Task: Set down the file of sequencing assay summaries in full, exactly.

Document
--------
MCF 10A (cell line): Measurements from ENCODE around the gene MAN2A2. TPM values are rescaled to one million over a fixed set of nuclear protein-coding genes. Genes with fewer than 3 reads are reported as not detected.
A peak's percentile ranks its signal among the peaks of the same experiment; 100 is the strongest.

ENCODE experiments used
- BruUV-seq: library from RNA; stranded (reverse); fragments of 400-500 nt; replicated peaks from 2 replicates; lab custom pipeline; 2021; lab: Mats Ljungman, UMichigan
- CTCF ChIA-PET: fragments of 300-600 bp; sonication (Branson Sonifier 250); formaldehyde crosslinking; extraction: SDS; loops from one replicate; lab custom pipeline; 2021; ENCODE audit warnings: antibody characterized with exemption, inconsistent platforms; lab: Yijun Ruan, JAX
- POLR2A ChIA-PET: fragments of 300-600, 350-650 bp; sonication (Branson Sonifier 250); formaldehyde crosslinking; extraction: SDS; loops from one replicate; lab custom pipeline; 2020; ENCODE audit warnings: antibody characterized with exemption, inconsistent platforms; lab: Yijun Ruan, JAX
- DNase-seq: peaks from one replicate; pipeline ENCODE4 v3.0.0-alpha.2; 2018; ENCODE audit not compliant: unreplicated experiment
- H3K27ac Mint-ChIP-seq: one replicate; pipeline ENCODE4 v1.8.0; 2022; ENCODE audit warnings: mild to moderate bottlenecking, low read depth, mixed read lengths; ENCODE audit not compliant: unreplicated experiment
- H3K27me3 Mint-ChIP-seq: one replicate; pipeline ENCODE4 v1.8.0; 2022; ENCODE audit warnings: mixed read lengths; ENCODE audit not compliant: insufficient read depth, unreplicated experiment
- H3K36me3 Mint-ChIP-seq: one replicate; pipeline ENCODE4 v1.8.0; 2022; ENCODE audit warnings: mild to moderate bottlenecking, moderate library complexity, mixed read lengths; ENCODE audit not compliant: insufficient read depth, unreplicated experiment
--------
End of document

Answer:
MCF 10A (cell line): Measurements from ENCODE around the gene MAN2A2. TPM values are rescaled to one million over a fixed set of nuclear protein-coding genes. Genes with fewer than 3 reads are reported as not detected.
A peak's percentile ranks its signal among the peaks of the same experiment; 100 is the strongest.

ENCODE experiments used
- BruUV-seq: library from RNA; stranded (reverse); fragments of 400-500 nt; replicated peaks from 2 replicates; lab custom pipeline; 2021; lab: Mats Ljungman, UMichigan
- CTCF ChIA-PET: fragments of 300-600 bp; sonication (Branson Sonifier 250); formaldehyde crosslinking; extraction: SDS; loops from one replicate; lab custom pipeline; 2021; ENCODE audit warnings: antibody characterized with exemption, inconsistent platforms; lab: Yijun Ruan, JAX
- POLR2A ChIA-PET: fragments of 300-600, 350-650 bp; sonication (Branson Sonifier 250); formaldehyde crosslinking; extraction: SDS; loops from one replicate; lab custom pipeline; 2020; ENCODE audit warnings: antibody characterized with exemption, inconsistent platforms; lab: Yijun Ruan, JAX
- DNase-seq: peaks from one replicate; pipeline ENCODE4 v3.0.0-alpha.2; 2018; ENCODE audit not compliant: unreplicated experiment
- H3K27ac Mint-ChIP-seq: one replicate; pipeline ENCODE4 v1.8.0; 2022; ENCODE audit warnings: mild to moderate bottlenecking, low read depth, mixed read lengths; ENCODE audit not compliant: unreplicated experiment
- H3K27me3 Mint-ChIP-seq: one replicate; pipeline ENCODE4 v1.8.0; 2022; ENCODE audit warnings: mixed read lengths; ENCODE audit not compliant: insufficient read depth, unreplicated experiment
- H3K36me3 Mint-ChIP-seq: one replicate; pipeline ENCODE4 v1.8.0; 2022; ENCODE audit warnings: mild to moderate bottlenecking, moderate library complexity, mixed read lengths; ENCODE audit not compliant: insufficient read depth, unreplicated experiment